Diffuse Cutaneous Bullous Mastocytosis and Disseminated Intravascular Coagulation Postvaccination: A Case Report

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Abstract

Background:

Diffuse cutaneous bullous mastocytosis is the most rare subtype of cutaneous mastocytosis, characterized by generalized skin infiltration with mast cells and blistering.

Objective:

To increase the awareness of the natural history and potential adverse complications of this rare cutaneous condition.

Method and Results:

We report a case of a male diagnosed on day 7 of life with follow-up of his progression over 6 years. When he was 2.5 months old, he was admitted to hospital postvaccinations with a flare of his blistering that was complicated by disseminated intravascular coagulation and polyuric acute tubular necrosis. Blistering ceased at 3 years, but at 6 years, extensive urtication continued in response to known triggers and a suboptimal dose of mast cell membrane stabilizers and histamine-1 and -2 receptor antagonists.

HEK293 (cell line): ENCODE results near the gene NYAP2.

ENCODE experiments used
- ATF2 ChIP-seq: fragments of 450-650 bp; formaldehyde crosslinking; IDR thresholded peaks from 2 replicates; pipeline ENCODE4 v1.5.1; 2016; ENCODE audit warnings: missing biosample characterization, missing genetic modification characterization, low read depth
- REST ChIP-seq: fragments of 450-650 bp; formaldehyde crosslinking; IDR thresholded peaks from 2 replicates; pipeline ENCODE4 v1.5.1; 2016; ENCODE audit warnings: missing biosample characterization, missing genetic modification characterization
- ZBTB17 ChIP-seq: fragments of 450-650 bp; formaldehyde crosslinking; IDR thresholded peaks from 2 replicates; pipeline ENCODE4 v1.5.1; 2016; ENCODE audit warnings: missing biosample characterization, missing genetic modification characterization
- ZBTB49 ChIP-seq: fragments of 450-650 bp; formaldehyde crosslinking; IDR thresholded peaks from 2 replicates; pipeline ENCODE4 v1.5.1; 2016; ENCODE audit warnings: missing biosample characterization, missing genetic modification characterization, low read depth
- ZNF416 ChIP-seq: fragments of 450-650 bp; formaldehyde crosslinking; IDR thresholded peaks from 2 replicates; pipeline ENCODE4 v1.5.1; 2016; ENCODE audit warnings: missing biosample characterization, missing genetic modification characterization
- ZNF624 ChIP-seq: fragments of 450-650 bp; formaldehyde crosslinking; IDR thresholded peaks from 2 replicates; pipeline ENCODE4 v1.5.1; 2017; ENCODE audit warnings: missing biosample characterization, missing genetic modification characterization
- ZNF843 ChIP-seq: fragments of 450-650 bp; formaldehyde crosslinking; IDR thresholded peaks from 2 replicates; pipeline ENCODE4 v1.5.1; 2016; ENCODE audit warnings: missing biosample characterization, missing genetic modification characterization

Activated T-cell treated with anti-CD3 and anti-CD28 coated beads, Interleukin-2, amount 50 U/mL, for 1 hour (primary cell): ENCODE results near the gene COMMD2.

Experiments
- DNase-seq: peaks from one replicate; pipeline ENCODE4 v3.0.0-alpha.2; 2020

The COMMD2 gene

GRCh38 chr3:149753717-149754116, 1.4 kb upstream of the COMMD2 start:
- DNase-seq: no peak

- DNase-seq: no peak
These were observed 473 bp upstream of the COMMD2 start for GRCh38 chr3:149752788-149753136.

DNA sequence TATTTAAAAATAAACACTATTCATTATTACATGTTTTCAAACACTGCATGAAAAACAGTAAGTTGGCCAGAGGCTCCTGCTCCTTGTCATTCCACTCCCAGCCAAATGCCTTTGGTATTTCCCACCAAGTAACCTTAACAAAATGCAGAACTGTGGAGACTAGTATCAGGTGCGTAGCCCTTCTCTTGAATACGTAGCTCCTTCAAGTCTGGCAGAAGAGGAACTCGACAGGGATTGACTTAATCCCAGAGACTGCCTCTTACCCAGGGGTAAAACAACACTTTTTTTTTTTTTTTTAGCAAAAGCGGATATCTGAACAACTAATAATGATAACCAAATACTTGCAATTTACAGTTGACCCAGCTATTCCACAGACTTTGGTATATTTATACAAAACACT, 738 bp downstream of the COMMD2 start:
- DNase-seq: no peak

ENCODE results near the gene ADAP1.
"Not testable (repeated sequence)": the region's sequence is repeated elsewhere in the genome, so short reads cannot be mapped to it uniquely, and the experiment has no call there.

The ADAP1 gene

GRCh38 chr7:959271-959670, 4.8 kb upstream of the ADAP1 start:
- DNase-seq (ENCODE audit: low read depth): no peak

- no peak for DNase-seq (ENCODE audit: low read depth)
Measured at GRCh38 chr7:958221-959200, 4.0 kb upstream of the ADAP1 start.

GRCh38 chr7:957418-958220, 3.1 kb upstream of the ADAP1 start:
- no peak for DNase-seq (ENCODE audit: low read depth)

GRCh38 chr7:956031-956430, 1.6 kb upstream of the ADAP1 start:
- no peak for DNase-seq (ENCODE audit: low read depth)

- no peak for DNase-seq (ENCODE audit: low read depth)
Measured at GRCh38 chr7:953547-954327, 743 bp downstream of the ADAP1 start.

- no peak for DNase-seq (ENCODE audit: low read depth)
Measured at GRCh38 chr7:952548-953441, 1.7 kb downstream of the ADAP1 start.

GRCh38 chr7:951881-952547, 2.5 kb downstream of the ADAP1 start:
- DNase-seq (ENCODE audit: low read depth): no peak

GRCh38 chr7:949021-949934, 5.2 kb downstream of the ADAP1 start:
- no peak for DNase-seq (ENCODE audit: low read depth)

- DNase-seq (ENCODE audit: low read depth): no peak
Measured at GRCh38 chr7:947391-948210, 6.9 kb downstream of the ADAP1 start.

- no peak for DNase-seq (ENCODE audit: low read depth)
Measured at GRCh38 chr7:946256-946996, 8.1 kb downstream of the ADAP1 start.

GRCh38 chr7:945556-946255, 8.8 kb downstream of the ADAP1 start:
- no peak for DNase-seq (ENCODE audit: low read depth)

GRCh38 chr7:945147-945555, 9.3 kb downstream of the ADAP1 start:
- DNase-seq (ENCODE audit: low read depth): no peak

Conclusion:

This case discusses the progression of this rare condition over 6 years and highlights the importance of reaching optimal pharmacologic blockage of histamine-1 and -2 receptors and stabilization of mast cell membranes in patients persistently experiencing ongoing pruritus, urtication, and flushing symptoms.

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